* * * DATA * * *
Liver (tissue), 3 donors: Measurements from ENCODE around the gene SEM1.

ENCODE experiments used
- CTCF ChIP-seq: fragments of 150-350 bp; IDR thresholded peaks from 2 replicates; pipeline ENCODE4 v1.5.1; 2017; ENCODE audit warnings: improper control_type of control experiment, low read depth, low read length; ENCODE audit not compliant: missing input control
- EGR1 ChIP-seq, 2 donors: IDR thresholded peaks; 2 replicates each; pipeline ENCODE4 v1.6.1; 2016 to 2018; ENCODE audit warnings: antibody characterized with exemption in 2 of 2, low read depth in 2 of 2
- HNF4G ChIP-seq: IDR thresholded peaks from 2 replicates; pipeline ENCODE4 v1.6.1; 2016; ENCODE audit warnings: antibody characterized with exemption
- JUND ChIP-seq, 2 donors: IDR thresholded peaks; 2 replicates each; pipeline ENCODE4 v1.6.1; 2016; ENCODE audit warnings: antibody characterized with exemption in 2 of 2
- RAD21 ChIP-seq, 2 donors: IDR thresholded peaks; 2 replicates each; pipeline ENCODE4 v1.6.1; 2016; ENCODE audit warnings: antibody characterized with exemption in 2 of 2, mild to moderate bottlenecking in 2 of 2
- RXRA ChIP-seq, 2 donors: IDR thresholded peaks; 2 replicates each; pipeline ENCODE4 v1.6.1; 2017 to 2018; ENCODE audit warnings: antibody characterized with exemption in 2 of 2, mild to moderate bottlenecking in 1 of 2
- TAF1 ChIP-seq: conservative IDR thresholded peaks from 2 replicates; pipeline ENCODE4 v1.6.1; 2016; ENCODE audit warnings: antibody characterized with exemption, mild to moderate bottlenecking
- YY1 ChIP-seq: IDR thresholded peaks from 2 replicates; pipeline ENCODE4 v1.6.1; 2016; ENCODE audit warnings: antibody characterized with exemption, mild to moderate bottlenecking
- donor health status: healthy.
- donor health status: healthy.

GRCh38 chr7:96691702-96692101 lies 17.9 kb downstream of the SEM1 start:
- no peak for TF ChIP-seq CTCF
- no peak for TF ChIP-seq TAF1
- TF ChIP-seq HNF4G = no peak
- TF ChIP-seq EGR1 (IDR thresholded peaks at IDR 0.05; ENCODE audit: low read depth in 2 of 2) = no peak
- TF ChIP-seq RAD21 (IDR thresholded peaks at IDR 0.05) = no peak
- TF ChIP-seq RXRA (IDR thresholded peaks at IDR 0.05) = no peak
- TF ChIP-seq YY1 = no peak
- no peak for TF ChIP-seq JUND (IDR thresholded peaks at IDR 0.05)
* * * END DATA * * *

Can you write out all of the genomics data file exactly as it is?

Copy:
Liver (tissue), 3 donors: Measurements from ENCODE around the gene SEM1.

ENCODE experiments used
- CTCF ChIP-seq: fragments of 150-350 bp; IDR thresholded peaks from 2 replicates; pipeline ENCODE4 v1.5.1; 2017; ENCODE audit warnings: improper control_type of control experiment, low read depth, low read length; ENCODE audit not compliant: missing input control
- EGR1 ChIP-seq, 2 donors: IDR thresholded peaks; 2 replicates each; pipeline ENCODE4 v1.6.1; 2016 to 2018; ENCODE audit warnings: antibody characterized with exemption in 2 of 2, low read depth in 2 of 2
- HNF4G ChIP-seq: IDR thresholded peaks from 2 replicates; pipeline ENCODE4 v1.6.1; 2016; ENCODE audit warnings: antibody characterized with exemption
- JUND ChIP-seq, 2 donors: IDR thresholded peaks; 2 replicates each; pipeline ENCODE4 v1.6.1; 2016; ENCODE audit warnings: antibody characterized with exemption in 2 of 2
- RAD21 ChIP-seq, 2 donors: IDR thresholded peaks; 2 replicates each; pipeline ENCODE4 v1.6.1; 2016; ENCODE audit warnings: antibody characterized with exemption in 2 of 2, mild to moderate bottlenecking in 2 of 2
- RXRA ChIP-seq, 2 donors: IDR thresholded peaks; 2 replicates each; pipeline ENCODE4 v1.6.1; 2017 to 2018; ENCODE audit warnings: antibody characterized with exemption in 2 of 2, mild to moderate bottlenecking in 1 of 2
- TAF1 ChIP-seq: conservative IDR thresholded peaks from 2 replicates; pipeline ENCODE4 v1.6.1; 2016; ENCODE audit warnings: antibody characterized with exemption, mild to moderate bottlenecking
- YY1 ChIP-seq: IDR thresholded peaks from 2 replicates; pipeline ENCODE4 v1.6.1; 2016; ENCODE audit warnings: antibody characterized with exemption, mild to moderate bottlenecking
- donor health status: healthy.
- donor health status: healthy.

GRCh38 chr7:96691702-96692101 lies 17.9 kb downstream of the SEM1 start:
- no peak for TF ChIP-seq CTCF
- no peak for TF ChIP-seq TAF1
- TF ChIP-seq HNF4G = no peak
- TF ChIP-seq EGR1 (IDR thresholded peaks at IDR 0.05; ENCODE audit: low read depth in 2 of 2) = no peak
- TF ChIP-seq RAD21 (IDR thresholded peaks at IDR 0.05) = no peak
- TF ChIP-seq RXRA (IDR thresholded peaks at IDR 0.05) = no peak
- TF ChIP-seq YY1 = no peak
- no peak for TF ChIP-seq JUND (IDR thresholded peaks at IDR 0.05)